Quite often in the therapy office these days, as you might expect, we work on ways to help people not be so attached to technology. Especially when it is at the detriment of their emotional health and their relationships. If you check your email or update your Facebook status before telling your significant other good morning, you might want to re-evaluate the role of technology, your computer, or your smart phone in your life.
This article is going to focus on some of the very positive things about smart phones. Even more so than computers, I have found dozens of applications which are designed to improve mental health, emotional functioning, pain management, and even relationships. I will discuss a few of my favorites here, and you can do a search in your own App Store and see what appeals to you.
First, let me start with some great reference material related specifically to emotional and mental health. These are great for both clients and therapists. Some I use often are Quick DSM, which gives a very abbreviated but helpful overview of various diagnostic areas. Psych Notes is another excellent tool for clinicians or clients who have an interest in the clinical side of therapy. It includes a number of assessment tools and screening instruments, such as the mental status exam, depression screening, and signs of alcohol abuse. These can be excellent references for students, as well. There are several other apps which function as assessment tools, such as WhatsMyM3, M3Depression Check. Probably the reference app I use most is Psych Drugs, and it gives a brief description of various psychotropic medications as well as typical dosage and side effects.
Some apps designed for specific mental health issues include eCBT Trauma, Eating Disorders, and PTSD Coach. For chronic pain clients, there are apps to track your pain levels and help you work with your doctor.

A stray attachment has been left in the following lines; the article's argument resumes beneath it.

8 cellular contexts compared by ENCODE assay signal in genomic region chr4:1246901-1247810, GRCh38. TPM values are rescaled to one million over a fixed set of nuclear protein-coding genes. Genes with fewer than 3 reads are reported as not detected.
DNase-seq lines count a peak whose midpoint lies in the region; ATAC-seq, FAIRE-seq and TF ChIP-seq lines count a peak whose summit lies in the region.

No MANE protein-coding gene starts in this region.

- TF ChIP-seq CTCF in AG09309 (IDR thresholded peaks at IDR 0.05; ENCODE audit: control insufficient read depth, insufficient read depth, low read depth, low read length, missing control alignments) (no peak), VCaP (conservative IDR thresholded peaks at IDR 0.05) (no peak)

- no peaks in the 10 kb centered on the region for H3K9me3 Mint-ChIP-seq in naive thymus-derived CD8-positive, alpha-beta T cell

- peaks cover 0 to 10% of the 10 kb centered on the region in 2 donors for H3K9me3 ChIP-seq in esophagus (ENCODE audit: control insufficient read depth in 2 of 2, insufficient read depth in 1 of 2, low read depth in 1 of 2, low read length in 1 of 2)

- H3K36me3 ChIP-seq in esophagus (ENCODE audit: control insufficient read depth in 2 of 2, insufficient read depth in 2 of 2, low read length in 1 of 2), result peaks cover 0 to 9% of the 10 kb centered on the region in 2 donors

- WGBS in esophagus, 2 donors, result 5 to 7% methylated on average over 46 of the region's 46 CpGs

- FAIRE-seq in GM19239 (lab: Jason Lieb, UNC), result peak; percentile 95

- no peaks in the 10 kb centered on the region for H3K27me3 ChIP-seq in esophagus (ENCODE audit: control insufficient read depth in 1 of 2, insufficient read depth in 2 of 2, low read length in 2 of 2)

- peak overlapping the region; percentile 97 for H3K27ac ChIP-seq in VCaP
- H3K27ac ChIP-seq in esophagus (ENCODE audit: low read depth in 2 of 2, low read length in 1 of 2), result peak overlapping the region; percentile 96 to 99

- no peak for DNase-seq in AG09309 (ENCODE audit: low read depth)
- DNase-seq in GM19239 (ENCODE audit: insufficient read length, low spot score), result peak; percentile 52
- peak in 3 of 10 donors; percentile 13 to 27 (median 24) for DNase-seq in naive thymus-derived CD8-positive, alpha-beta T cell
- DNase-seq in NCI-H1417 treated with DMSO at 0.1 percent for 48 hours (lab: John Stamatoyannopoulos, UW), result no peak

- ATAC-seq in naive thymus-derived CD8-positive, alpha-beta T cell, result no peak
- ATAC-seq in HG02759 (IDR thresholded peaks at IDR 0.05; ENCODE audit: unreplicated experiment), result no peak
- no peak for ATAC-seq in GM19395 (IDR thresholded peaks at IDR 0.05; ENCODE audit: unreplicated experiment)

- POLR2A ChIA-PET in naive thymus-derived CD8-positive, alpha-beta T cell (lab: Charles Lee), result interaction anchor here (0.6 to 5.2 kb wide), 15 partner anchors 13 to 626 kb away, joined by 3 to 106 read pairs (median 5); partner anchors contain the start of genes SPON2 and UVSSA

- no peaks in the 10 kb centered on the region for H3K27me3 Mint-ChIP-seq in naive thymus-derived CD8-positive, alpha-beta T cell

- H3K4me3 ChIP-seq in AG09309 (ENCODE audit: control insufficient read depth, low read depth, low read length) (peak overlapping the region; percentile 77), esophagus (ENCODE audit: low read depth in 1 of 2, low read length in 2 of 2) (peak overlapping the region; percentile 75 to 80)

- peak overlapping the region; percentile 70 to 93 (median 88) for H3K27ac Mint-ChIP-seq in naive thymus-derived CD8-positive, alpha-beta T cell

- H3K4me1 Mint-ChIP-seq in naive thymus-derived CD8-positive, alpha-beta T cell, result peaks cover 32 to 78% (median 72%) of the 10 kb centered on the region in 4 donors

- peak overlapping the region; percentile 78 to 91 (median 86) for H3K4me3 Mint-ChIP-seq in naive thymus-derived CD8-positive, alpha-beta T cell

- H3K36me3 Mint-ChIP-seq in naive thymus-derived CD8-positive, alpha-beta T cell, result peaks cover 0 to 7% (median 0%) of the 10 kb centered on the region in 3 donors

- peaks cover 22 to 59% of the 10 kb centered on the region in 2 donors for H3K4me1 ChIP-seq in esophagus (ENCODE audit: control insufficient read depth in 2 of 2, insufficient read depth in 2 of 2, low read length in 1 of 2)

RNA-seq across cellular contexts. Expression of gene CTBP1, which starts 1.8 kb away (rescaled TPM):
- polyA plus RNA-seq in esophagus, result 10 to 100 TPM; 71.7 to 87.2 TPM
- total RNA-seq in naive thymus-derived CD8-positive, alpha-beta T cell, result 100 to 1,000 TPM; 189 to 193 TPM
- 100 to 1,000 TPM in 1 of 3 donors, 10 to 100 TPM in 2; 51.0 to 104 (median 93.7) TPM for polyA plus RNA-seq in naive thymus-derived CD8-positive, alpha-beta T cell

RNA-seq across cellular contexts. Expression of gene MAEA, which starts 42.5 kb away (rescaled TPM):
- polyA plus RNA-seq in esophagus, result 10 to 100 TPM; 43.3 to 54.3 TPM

If you find journaling to be therapeutic, there are many applications which will allow you to keep a password-protected, private diary.
I often talk with clients about their habits with regard to eating, sleeping, and exercise. If you want to change your diet, the App Store has many tools to help you meet your goals. If you have trouble sleeping, you can find free hypnotherapy apps to help you sleep, or apps with sound effects to lull you into a relaxed state. And if you need some structure and motivation to exercise, you can find that, too.
Finally, when a client is dealing with something like brain injury, PTSD, or problems that can affect cognition and memory, doctors will often recommend brain games, puzzles, and apps that help you hone your reflexes and work out your brain. If you are a student and want to study at your very best, apps like BrainWave can help block out distracting sounds and help you concentrate with binaural tones combined with the sounds of nature.
So if you are a smart phone user, check out some of these helpful apps and see if you like them. Often they are free, or there are free limited versions. I welcome your comments below on ways you have found your smart phone can benefit your health.
* No app can replace the care of a physician or mental health professional when needed. This information is offered for educational purposes only. Please see your health care provider if you are experiencing a physical or mental health problem.
Video version of this article: http://www.youtube.com/watch?v=PNl_ZpUcXAM